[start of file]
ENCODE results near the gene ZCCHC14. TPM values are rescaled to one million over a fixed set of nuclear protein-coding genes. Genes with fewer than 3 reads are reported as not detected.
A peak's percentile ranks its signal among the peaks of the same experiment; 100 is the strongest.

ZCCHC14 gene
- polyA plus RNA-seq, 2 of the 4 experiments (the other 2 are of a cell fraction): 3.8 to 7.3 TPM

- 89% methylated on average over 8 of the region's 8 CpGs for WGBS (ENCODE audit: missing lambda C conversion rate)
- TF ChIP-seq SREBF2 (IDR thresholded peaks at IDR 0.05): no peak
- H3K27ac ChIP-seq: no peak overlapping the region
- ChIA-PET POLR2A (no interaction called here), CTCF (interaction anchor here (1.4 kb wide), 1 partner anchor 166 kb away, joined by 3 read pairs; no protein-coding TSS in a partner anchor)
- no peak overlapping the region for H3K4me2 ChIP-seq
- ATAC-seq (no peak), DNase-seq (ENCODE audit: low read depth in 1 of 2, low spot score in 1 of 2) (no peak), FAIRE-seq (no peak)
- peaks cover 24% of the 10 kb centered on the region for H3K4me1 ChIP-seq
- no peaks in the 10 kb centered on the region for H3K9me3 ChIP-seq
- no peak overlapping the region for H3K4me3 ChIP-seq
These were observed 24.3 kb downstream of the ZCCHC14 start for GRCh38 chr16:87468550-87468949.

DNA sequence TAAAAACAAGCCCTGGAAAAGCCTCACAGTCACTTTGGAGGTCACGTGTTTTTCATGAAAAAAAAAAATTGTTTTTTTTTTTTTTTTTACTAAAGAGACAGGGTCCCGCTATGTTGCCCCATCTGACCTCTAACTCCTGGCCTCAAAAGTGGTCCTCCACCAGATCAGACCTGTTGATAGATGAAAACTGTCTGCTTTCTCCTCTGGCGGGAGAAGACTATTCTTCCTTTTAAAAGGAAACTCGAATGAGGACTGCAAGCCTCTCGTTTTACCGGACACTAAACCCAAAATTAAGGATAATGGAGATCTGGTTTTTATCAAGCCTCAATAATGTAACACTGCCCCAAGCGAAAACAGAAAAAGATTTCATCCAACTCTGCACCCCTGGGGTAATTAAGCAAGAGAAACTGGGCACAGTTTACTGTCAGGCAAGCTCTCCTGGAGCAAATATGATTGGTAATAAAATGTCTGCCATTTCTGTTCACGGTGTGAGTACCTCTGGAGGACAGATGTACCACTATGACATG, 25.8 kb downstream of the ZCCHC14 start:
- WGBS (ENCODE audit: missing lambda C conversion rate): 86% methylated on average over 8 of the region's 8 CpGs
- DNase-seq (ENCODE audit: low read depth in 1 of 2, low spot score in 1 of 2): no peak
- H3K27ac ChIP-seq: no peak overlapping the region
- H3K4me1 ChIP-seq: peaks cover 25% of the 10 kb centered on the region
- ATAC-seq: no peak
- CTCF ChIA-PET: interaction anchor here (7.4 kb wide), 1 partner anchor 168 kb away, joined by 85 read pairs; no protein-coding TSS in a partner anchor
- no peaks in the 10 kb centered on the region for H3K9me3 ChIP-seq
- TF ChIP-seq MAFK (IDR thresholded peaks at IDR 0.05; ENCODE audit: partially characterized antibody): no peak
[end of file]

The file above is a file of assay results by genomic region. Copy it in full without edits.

ENCODE results near the gene ZCCHC14. TPM values are rescaled to one million over a fixed set of nuclear protein-coding genes. Genes with fewer than 3 reads are reported as not detected.
A peak's percentile ranks its signal among the peaks of the same experiment; 100 is the strongest.

ZCCHC14 gene
- polyA plus RNA-seq, 2 of the 4 experiments (the other 2 are of a cell fraction): 3.8 to 7.3 TPM

- 89% methylated on average over 8 of the region's 8 CpGs for WGBS (ENCODE audit: missing lambda C conversion rate)
- TF ChIP-seq SREBF2 (IDR thresholded peaks at IDR 0.05): no peak
- H3K27ac ChIP-seq: no peak overlapping the region
- ChIA-PET POLR2A (no interaction called here), CTCF (interaction anchor here (1.4 kb wide), 1 partner anchor 166 kb away, joined by 3 read pairs; no protein-coding TSS in a partner anchor)
- no peak overlapping the region for H3K4me2 ChIP-seq
- ATAC-seq (no peak), DNase-seq (ENCODE audit: low read depth in 1 of 2, low spot score in 1 of 2) (no peak), FAIRE-seq (no peak)
- peaks cover 24% of the 10 kb centered on the region for H3K4me1 ChIP-seq
- no peaks in the 10 kb centered on the region for H3K9me3 ChIP-seq
- no peak overlapping the region for H3K4me3 ChIP-seq
These were observed 24.3 kb downstream of the ZCCHC14 start for GRCh38 chr16:87468550-87468949.

DNA sequence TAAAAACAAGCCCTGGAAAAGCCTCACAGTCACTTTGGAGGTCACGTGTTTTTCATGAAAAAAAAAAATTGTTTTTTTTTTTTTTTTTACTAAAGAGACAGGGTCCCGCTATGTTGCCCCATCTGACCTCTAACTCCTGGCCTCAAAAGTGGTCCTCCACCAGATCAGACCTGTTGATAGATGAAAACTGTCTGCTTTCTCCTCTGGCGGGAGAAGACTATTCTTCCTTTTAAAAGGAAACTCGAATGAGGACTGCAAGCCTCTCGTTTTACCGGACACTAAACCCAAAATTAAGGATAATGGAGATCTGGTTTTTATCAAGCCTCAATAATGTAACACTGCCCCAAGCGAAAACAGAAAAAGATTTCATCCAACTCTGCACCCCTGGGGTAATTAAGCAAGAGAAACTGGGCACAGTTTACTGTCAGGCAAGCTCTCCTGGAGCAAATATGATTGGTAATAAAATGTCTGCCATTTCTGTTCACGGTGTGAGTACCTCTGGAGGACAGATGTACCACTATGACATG, 25.8 kb downstream of the ZCCHC14 start:
- WGBS (ENCODE audit: missing lambda C conversion rate): 86% methylated on average over 8 of the region's 8 CpGs
- DNase-seq (ENCODE audit: low read depth in 1 of 2, low spot score in 1 of 2): no peak
- H3K27ac ChIP-seq: no peak overlapping the region
- H3K4me1 ChIP-seq: peaks cover 25% of the 10 kb centered on the region
- ATAC-seq: no peak
- CTCF ChIA-PET: interaction anchor here (7.4 kb wide), 1 partner anchor 168 kb away, joined by 85 read pairs; no protein-coding TSS in a partner anchor
- no peaks in the 10 kb centered on the region for H3K9me3 ChIP-seq
- TF ChIP-seq MAFK (IDR thresholded peaks at IDR 0.05; ENCODE audit: partially characterized antibody): no peak